Neir’s Tavern, Avenue Diner owners call for transparency from Uber Eats, other delivery apps offering waived fees for local restaurants

delivery apps
Screenshot of Change.org petition

Neir’s Tavern owner Loycent Gordon created a petition to get Uber Eats to clarify whether they were actually waiving delivery fees or just deferring the fees, after fellow restaurateurs realized they were still getting charged a 30 percent commission.

“Last week, there was a big media push from their company saying that they waived fees for restaurants being affected by what’s going on, and a lot of my friends that owned businesses and use Uber Eats were very happy because of this crazy time,” Gordon told QNS. “But the reality is that there seems to be a separation with what’s being said and what’s being done.”

Gordon doesn’t use the delivery platform for Neir’s Tavern, Woodhaven’s historic 190-year-old bar and grill that almost closed its doors due to rising rent in January before Mayor Bill de Blasio and other leaders in Queens stepped in to help.

He created the petition so that he could help fellow local restaurant owners who are afraid to speak up. 

Every restaurant is looking for ways to stay in business now more than ever, as they have to follow strict take-out and delivery guidelines as a result of the coronavirus health emergency in New York City.

Paul Vasiliadis, owner of Avenue Diner in Woodhaven, said he was still charged 30 percent commission in his weekly report from Uber Eats, even though he thought that fee would be waived after seeing the news that Uber Eats and other delivery apps like Grubhub announced changes to assist struggling restaurants during this time.

“People using the mobile and online apps have to understand that the expenses fall on the restaurant, the fees imposed to us are greater than fees for customers,” Vasiliadis said. “For us to be able to sustain ourselves, we need the extra money.”

According to a report by Eater, Grubhub’s announcement that it would suspend collection of $100 million in commissions was actually a deferment that restaurants would later have to pay back.

“They’re trying to drum up things because whoever is ordering is doing it online,” Vasiliadis said. “They’re not cutting us any sort of breaks whatsoever.”

But, an Uber Eats spokesperson told QNS that they never committed to waiving or deferring commission, which varies depending on the restaurant, like Grubhub previously did.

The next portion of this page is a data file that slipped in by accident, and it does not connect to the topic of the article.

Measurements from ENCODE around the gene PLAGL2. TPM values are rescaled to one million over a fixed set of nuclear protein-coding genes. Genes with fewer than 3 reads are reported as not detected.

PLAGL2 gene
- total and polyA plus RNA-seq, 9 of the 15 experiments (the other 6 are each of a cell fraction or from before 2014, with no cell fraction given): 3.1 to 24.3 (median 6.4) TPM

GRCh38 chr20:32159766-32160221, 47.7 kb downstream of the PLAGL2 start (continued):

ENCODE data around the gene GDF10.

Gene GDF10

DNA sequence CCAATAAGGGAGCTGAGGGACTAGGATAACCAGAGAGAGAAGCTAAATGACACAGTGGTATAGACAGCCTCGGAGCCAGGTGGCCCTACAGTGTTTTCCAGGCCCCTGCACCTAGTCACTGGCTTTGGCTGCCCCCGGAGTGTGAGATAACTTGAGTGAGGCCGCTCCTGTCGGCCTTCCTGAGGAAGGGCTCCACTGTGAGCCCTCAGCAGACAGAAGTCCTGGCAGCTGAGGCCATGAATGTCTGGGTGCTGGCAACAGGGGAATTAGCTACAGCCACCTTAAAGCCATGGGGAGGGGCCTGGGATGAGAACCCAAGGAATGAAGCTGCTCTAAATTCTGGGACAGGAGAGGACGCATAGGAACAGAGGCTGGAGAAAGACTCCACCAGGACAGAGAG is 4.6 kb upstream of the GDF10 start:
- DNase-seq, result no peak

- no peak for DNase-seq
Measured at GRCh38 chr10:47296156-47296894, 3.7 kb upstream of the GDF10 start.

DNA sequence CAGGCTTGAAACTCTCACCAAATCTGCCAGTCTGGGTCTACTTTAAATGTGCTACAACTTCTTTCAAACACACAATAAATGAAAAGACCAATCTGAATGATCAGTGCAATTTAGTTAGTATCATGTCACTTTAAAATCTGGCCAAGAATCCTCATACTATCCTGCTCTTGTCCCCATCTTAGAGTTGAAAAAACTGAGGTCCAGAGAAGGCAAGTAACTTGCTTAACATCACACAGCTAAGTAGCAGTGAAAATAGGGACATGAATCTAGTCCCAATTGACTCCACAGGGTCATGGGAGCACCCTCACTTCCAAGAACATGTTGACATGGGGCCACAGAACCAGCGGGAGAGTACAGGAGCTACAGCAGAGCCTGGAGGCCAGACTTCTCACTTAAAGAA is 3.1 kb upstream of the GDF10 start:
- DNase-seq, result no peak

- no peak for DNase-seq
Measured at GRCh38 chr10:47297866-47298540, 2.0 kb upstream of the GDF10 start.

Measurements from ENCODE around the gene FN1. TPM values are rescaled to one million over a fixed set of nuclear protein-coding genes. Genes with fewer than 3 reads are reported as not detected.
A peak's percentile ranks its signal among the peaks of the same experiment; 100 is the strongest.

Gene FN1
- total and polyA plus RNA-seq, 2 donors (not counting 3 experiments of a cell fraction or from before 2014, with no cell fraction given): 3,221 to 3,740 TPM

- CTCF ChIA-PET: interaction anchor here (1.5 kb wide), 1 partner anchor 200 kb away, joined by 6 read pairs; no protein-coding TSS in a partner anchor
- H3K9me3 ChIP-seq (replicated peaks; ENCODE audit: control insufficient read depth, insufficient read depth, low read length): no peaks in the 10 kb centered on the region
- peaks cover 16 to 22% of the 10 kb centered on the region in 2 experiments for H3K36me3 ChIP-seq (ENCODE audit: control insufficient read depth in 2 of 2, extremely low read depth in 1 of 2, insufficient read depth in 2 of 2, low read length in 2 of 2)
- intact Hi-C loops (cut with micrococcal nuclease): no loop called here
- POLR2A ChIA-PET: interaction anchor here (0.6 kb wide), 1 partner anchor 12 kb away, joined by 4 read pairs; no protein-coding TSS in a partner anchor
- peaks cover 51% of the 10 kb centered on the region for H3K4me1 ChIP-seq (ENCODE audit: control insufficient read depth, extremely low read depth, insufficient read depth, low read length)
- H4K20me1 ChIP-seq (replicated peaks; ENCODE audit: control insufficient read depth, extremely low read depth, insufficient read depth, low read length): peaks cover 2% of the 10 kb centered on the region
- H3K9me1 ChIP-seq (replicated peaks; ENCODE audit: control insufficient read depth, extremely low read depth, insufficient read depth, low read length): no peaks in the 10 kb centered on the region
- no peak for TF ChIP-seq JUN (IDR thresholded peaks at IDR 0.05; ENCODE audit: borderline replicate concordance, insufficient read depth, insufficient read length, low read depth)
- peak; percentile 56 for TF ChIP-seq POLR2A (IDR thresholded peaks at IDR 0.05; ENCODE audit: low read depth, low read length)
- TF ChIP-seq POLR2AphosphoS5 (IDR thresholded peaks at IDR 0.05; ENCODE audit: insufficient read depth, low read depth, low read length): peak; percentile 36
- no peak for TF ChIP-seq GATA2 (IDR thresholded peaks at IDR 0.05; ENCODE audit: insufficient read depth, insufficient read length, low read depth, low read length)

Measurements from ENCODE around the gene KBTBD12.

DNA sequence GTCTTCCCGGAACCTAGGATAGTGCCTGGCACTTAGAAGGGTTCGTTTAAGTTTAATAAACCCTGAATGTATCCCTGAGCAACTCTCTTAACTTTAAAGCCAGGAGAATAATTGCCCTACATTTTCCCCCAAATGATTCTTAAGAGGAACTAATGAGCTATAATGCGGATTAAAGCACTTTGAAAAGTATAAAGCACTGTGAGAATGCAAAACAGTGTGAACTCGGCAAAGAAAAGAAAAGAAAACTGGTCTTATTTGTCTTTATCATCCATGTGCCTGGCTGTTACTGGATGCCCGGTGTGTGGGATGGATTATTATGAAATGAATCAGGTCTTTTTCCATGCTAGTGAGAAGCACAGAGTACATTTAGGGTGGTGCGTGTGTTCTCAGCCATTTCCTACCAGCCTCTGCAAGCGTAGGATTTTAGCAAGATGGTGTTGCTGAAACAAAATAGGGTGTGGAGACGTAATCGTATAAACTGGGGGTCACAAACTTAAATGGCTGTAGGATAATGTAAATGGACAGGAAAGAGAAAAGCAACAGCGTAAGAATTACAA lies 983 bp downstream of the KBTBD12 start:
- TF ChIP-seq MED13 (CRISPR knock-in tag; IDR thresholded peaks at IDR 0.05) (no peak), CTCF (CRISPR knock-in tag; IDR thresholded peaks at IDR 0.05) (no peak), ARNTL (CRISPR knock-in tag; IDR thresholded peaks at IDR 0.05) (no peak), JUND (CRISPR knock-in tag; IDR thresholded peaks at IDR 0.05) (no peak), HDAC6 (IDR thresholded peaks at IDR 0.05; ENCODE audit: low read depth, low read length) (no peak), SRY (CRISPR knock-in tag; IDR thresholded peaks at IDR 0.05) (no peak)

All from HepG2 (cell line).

They are only waiving delivery fees for customers, not restaurants.

“The idea is that getting rid of the delivery fee for customers should increase the restaurants’ business,” the Uber Eats spokesperson said. “Grubhub is asking for deferred payments, there’s no hidden fine print on our changes.” 

Their initial announcement did indeed receive a lot of media coverage, all of which were based on an Uber Eats blog post written by Head of Uber Eats in the U.S. and Canada Janelle Sallenave.

“We know the success of every restaurant depends on customer demand. That’s why we’re working urgently to drive orders towards independent restaurants on [Uber] Eats, to help make up for the significant slowdown of in-restaurant dining,” Sallenave wrote. “As more customers are choosing to stay indoors, we’ve waived the Delivery Fee for the more than 100,000 independent restaurants across US and Canada on Uber Eats.”

But Gordon just wants clear and specific messages from third-party delivery apps.

“The whole point is not to attack them, it’s just for them to be transparent and tell the truth to a local restaurant owner who felt relieved but then realized they’re still being charged,” Gordon said. “We’re not battling their fee, that’s another argument. We need facts, we don’t need more bureaucracy.”

Vasiliadis said that they don’t have to eliminate the fee, just waive it for the time being, if that’s what they’re saying they’re doing to help restaurants who are seeing up to 75 percent less business due to the COVID-19 pandemic.

“This doesn’t just affect me, it affects every single eatery in the city,” he said. “It’s everybody else that’s trying to stay afloat and keep their workforce employed. The struggle is very real, and people should be doing their part to help. This is a company that’s trading in the stock exchange, for them this is just a little hiccup. How is alleviating the delivery cost for customers, but not for restaurants, supposed to help?”

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